This is a “meaty” book full of good material and with 33 pages of references.
Why it's important
The printing press (1450) radically changed the distribution of knowledge and ideas. As more people learned to read, these changes led to the Protestant Reformation (1517), the invention of modern democracy (1653) and the development of science. The internet will bring similar radical changes – we don't yet know what these will be but a key issue will be whether the technology gives more power to the centre (government and corporations) or to individuals. This will be determined by what we do NOW.
“People create new ways to communicate then use their new media to do complicated (new) things together” - this is HR's fundamental characteristic of humans that gave them the evolutionary advantage to survive and create civilisation.
HR already sees new forms of powerful behaviour emerging through the web – people do collaborate without economic gain, we have “self-selected” leaders and mass wiki “commons”, protest movements have shown great political and commercial power – etc. etc.
HR postulates 5 key skills
- Attention: think what you are doing and why – be “mindful” and don't be distracted.
- Information filtering (crap detection): think for yourself and CHECK THINGS OUT
- Participation: this is the vital function that democractises the internet and prevents it being taken over by government and big business. It's important to be part of this but you have to know how.
- Collaboration: doing this effectively is what gives participation its power. The web has shown that new forms of human behaviour do not depend on economic gain. People do things for fun, self-interest (develop their skills), love of challenge, compassion, and pure altruism. (Gives examples in development of the web, wiki, linux etc.) The successful collaborations had a number of common characteristics:
Atractive work for collaborators in a variety of roles
Volunteers self-select for work and roles
Acknowledge all contributors and make decisins transparent even if not democractic
Give workers common platforms to work together on
- Network savvy: Networks are very powerful as they intermesh and multiply contacts and influence, but you have to know the geography and how it works. Building social capital” is key.
Of all these skills HR sees “attention” as the most important. Human thought processes are just part of a larger system – neurons, symbols, search engines, social networks and computational clouds. We can all play a part in how this system creates our future.
HR devotes many pages to discussing whether people can train themselves to be more “mindful” - he concludes that they/we can. Mostly by simply remembering to be “mindful”!! Like many others, he believes that paying attention to your breathing helps. Writing lists of tasks you intend to do also helps – avoid being swept up in multi-tasking web surfing on social media.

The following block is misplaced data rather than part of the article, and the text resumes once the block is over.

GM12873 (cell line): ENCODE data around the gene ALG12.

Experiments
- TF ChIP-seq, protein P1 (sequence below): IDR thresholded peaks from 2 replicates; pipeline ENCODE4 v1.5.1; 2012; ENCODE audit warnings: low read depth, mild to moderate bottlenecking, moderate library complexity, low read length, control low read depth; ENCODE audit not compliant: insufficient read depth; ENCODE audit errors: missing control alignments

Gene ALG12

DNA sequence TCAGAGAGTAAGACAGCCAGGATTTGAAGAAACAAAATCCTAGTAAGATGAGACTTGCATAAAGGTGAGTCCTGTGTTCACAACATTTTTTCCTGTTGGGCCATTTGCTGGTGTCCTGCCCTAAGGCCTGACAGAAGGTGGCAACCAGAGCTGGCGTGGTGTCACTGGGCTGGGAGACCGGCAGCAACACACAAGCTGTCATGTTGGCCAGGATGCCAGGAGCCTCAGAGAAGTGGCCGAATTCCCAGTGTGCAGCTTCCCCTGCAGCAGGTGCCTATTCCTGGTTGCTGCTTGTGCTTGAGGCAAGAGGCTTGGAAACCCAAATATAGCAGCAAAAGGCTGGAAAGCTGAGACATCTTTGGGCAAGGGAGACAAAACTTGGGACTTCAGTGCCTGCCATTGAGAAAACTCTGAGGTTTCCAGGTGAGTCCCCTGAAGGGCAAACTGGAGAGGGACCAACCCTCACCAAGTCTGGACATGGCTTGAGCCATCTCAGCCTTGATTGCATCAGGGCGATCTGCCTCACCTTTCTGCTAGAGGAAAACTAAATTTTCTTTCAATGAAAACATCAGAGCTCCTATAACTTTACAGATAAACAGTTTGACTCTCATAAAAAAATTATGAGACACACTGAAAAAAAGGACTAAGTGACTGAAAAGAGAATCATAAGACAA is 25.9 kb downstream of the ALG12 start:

Small steps repeated at regular intervals are the best way to change habits.
Crap detection can be done in various ways – triangulate (cross check info with other sites), check authors, use specialised websites to check others (various website are listed).
People who wish to be their own governors need to be aware of the facts, be educated.
HR says “beware of the echo chamber” - a situation where you only log onto sites which agree with your views – good to have alternative ideas.
Creating “dashboards” (p.103) seems like a powerful tool. Talks about paper.li, sulia.com and flipboard – ways of collating/collecting the info you want. Other new “infotention” tools are emerging – DataSift.net filters 70 million tweets each day, SwiftRiver – tries to sort using a crowdsource filter system. These developments are all evolving rapidly....
On line participation can translate into real political power – if you know how to use it.
Many people will co-operate if the medium makes it easy to do so.
“Network Entrepreneurship” is a key to this – build your own presence by contributing and then linking up other related networks.
Blogging is at the centre of this. Blogging has 4 dimensions – critic, filter, connnector and advocate.
You can participate in many different ways – tagging, sharing, favouriting, reading, subscribing or commenting. If you do this you are already part of the new collective intelligence of the www.
In 1989 Tim Berners Lee invented the world wide web – he gave away the tools he had created because he did not want to own the web, he wanted to use it. The more other people used it, the more useful it would be. There are now more than 16 billion pages on the web - it has become the ultimate tool for human co-operative ventures and has spawned important new form of collaborative behaviour.
Dunbar argues that the size of the human brain is linked to our ability to co-operate in groups – remembering other's characteristics and behaviours. 148 people is the optimal size of the group in his opinion.
Today virtual communities are technologies of co-ooperation.
The critical institutions which shape human development are those which encourage co-operation in solving `'social dilemmas`` ( situations where individual self interest conflicts with what would be best for the common good).
Ostrom won the nobel prize for researching the ways in which groups deal effectively with these social dilemmas – she found a number of important characteristics:
1. Group boundaries clearly defined
2. Rules governing collective resources are sensible and practical
3. Affected individuals can participate in modifying these rules
4. Outside authorities respect the autonomy of the group
5. Community members monitor each other's behaviour
6. there is a graduated system of sanctions for breaking the rules
7. Conflicts can be resolved using low cost methods between individuals
8. There are multiple layers of nested organisations which manage/monitor/control use of collective resources which are part of a larger whole.